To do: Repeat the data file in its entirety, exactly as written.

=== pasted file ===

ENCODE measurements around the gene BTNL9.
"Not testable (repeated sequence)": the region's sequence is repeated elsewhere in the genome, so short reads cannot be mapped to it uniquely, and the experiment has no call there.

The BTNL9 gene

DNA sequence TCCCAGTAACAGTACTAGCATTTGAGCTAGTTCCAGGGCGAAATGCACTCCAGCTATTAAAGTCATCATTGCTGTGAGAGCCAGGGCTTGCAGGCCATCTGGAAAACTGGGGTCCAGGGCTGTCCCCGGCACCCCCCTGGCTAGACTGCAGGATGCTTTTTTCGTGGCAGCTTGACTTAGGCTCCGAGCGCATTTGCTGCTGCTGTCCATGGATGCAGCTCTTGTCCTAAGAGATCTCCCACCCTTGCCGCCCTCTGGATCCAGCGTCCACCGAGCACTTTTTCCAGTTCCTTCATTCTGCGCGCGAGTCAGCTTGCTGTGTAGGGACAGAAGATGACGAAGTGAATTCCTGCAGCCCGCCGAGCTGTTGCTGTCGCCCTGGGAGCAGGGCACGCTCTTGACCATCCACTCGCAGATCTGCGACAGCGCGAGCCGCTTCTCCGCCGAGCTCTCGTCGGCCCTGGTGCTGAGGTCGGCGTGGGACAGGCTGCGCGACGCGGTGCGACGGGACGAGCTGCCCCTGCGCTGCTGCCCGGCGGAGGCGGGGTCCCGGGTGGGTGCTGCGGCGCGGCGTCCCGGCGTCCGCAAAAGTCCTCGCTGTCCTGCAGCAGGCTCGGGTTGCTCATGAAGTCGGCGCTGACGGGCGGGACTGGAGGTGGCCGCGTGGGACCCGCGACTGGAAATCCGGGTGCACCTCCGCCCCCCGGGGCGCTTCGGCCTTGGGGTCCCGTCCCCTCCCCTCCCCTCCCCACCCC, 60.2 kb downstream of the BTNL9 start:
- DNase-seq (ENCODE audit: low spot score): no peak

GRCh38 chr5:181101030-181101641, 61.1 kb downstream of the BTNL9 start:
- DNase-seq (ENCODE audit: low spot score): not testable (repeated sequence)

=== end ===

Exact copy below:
ENCODE measurements around the gene BTNL9.
"Not testable (repeated sequence)": the region's sequence is repeated elsewhere in the genome, so short reads cannot be mapped to it uniquely, and the experiment has no call there.

The BTNL9 gene

DNA sequence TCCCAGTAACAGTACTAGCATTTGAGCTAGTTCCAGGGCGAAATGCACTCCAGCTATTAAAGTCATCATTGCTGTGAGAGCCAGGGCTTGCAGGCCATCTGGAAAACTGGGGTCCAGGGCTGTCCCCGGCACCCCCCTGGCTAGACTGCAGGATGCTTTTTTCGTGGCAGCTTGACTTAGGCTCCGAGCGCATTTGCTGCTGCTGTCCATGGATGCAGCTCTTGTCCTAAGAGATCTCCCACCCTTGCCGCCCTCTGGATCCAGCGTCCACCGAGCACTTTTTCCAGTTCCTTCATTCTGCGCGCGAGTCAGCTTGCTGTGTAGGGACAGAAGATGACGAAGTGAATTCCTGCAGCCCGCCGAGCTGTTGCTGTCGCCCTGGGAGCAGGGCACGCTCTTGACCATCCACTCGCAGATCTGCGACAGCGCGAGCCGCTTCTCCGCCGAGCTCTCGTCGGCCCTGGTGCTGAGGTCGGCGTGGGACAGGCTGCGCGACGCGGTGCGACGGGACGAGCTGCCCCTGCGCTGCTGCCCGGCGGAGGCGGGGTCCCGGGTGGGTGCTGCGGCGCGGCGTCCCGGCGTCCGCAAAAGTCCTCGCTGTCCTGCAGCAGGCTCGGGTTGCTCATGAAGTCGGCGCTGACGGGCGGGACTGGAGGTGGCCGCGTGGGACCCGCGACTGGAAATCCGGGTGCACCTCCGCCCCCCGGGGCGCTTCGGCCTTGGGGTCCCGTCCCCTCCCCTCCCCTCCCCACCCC, 60.2 kb downstream of the BTNL9 start:
- DNase-seq (ENCODE audit: low spot score): no peak

GRCh38 chr5:181101030-181101641, 61.1 kb downstream of the BTNL9 start:
- DNase-seq (ENCODE audit: low spot score): not testable (repeated sequence)